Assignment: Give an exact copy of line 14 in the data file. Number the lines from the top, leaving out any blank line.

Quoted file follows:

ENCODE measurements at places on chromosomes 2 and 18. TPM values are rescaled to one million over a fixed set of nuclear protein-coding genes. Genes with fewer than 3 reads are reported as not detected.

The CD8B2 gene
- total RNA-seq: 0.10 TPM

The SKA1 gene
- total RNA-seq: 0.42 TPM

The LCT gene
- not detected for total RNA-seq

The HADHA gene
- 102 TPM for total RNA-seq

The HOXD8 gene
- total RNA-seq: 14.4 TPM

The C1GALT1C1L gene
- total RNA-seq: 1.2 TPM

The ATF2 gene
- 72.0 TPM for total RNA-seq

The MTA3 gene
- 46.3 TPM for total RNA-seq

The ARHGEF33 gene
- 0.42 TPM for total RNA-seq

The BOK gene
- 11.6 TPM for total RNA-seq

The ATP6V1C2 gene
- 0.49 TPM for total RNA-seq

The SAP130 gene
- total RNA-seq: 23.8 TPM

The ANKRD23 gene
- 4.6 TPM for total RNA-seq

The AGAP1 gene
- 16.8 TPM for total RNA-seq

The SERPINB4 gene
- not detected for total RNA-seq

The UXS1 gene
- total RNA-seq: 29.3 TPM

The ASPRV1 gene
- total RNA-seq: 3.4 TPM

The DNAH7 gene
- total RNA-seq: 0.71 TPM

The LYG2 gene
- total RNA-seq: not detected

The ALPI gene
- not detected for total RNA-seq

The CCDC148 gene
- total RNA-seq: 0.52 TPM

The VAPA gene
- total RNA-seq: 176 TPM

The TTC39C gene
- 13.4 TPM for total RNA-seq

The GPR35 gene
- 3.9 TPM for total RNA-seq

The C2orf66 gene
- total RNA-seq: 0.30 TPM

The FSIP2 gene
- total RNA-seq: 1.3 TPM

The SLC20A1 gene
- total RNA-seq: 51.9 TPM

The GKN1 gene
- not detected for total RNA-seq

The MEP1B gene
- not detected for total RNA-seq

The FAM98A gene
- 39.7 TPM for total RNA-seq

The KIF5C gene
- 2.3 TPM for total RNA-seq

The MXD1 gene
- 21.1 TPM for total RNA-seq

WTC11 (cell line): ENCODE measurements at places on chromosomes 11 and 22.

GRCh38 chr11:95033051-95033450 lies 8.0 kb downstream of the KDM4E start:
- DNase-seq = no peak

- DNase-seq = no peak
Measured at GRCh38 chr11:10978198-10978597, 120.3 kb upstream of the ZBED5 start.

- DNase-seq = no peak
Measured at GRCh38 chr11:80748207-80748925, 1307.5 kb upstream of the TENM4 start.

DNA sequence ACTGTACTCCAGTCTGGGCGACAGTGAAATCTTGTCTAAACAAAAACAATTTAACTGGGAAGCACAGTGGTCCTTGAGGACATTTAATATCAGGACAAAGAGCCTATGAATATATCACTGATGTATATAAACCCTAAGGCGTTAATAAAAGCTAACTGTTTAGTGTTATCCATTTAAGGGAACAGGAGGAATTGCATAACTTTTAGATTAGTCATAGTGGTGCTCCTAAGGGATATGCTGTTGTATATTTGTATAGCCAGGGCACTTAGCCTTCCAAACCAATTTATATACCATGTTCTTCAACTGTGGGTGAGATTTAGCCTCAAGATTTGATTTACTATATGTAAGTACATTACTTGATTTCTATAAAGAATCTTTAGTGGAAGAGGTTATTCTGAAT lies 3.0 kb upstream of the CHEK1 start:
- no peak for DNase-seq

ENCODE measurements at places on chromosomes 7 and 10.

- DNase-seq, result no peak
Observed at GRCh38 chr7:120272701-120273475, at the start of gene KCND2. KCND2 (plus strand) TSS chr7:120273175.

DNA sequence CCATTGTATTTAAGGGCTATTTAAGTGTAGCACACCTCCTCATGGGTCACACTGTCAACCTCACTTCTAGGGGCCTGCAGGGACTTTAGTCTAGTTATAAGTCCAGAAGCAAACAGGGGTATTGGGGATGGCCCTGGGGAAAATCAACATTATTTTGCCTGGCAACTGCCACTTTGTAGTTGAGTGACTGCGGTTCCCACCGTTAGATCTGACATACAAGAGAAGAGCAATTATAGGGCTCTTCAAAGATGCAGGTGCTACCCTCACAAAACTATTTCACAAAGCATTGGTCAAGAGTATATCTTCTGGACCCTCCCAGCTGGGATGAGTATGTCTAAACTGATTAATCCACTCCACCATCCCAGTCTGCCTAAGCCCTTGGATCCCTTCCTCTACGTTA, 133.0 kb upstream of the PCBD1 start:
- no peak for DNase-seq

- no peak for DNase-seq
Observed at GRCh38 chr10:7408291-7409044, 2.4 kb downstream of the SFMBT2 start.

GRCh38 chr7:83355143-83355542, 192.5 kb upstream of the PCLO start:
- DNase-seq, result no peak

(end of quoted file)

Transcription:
The ATF2 gene